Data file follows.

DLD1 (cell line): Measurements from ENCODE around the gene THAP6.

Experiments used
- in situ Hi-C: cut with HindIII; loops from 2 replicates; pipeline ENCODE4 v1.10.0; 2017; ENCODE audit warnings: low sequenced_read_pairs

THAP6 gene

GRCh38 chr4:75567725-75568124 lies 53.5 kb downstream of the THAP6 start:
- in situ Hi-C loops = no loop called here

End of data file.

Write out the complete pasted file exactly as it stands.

DLD1 (cell line): Measurements from ENCODE around the gene THAP6.

Experiments used
- in situ Hi-C: cut with HindIII; loops from 2 replicates; pipeline ENCODE4 v1.10.0; 2017; ENCODE audit warnings: low sequenced_read_pairs

THAP6 gene

GRCh38 chr4:75567725-75568124 lies 53.5 kb downstream of the THAP6 start:
- in situ Hi-C loops = no loop called here